One Year and Assvice for Aspiring Authors

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I’m about a month late posting this, but better late than never, eh? Or something like that.

In May 2014, I pressed “Publish” on Amazon, launching my debut novel out into the wild less than twelve hours later. When I first published He Found Me, I’ll be completely honest: I had absolutely NO idea what I was doing. I didn’t have any author friends to go to for advice, I didn’t have a mentor to guide me. None of my close friends were readers and I kept the news of my upcoming debut largely silent until it was go-time.

I was absolutely all alone. I learned a lot over the course of the last year, having published three novels and completed four manuscripts, so I thought I would share some of my experience. Please keep in mind that what I’m going to post is my experience and my advice is probably more similar to assvice and experience varies from author to author. But here’s my assvice for your reading pleasure, illustrated with somewhat appropriate Parks and Rec GIFs.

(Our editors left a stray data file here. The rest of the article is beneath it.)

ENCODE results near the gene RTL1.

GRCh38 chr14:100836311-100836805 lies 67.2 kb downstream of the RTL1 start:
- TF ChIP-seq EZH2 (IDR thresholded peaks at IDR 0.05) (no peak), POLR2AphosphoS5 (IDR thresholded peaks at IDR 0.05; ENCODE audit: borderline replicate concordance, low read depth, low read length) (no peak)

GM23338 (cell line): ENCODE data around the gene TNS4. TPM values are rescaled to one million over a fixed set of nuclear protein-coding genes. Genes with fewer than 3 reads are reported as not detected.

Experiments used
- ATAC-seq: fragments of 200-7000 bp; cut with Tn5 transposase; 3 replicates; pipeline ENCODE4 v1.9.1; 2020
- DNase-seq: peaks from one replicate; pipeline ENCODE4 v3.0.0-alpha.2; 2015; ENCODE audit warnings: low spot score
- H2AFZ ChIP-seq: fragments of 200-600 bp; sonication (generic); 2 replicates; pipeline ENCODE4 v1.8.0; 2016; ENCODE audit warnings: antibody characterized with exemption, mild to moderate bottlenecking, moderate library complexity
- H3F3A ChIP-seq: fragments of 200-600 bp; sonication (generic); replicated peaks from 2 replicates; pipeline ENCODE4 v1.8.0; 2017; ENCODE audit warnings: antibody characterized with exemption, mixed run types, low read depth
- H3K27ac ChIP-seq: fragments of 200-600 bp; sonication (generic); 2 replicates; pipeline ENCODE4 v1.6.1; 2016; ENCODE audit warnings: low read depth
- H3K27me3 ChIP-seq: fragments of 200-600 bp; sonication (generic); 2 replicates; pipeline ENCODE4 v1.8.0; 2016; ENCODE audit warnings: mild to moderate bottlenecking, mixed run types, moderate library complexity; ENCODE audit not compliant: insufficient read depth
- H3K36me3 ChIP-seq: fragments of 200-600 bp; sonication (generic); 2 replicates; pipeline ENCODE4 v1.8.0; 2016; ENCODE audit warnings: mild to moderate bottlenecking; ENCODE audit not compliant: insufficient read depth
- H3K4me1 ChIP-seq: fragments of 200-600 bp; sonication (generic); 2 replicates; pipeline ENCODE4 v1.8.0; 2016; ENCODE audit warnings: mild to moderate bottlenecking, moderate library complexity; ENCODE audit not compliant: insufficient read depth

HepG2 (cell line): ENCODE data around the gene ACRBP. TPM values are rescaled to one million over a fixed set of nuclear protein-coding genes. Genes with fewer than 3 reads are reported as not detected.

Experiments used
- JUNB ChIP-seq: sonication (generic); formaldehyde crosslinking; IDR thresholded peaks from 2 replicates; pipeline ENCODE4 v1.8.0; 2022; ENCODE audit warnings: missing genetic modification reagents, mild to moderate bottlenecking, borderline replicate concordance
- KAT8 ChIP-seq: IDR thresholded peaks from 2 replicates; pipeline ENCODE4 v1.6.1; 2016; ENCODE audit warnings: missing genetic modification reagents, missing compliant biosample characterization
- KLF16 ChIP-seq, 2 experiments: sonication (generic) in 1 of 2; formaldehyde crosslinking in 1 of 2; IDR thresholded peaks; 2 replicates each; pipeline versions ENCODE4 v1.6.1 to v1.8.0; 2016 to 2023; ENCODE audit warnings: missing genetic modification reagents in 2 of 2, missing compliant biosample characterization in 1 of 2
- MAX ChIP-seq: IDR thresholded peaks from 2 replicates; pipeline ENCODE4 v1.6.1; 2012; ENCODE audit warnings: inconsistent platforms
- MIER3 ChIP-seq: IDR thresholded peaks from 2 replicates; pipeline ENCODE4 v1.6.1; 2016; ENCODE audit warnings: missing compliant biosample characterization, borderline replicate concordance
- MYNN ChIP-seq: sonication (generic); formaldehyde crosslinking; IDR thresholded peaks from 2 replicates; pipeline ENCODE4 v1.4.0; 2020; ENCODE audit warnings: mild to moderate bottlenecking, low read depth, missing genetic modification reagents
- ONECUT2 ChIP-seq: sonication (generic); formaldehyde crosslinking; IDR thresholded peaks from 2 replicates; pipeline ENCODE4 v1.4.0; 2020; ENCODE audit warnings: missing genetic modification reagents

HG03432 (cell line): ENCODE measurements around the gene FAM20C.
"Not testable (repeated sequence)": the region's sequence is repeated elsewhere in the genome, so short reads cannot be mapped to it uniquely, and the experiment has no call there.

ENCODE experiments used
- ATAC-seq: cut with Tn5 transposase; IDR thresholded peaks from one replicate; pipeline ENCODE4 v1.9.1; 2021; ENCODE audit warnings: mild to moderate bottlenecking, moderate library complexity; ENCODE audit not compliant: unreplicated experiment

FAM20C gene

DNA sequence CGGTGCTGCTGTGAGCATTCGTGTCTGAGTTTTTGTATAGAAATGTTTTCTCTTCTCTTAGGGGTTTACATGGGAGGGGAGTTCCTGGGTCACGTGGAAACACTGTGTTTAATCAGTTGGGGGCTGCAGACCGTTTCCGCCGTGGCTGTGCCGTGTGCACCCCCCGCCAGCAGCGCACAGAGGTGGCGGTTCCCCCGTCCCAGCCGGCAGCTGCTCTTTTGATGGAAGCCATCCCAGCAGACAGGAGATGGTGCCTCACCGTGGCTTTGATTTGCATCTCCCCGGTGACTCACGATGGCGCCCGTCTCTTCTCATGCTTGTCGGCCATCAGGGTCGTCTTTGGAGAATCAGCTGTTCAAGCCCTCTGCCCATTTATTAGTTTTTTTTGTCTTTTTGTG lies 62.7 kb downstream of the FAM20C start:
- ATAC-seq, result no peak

• The biggest one: do not expect to get rich writing. I do fairly well, considering I don’t have a huge marketing budget. Right now, I probably spend 50% of my gross income on marketing. That’s GROSS income. As in, not including the taxes I’ll have to pay on this income, which is a significant chunk. Some authors will probably be horrified at the amount I spent on marketing and some authors might think I spend too little. Again, this is just my experience, but I do recommend meeting with an accountant so you aren’t stuck with tons of taxes owed.

  • Pimp your shit. I cannot stress this enough! I hear from SO MANY AUTHORS who want exposure. Guess what? You have to work for it. Yes, there are people who get discovered by bloggers and/or other authors and they explode, but that is the exception, not the rule. I’m not saying to flood everyone’s newsfeed with your book; no one likes all that noise. But this market is crazy over-saturated and you’re not going to find your audience by sitting on your hands and waiting for them to stumble upon your book when there are literally millions of ebooks for sale. The month I published my biggest-selling book, Ten Below Zero, I spent thousands on ads and giveaways. Thousands. It paid off for me, but that is a lot of money to gamble with when you’re not guaranteed profit. Bottom line: do not expect anything if you aren’t willing to work for it.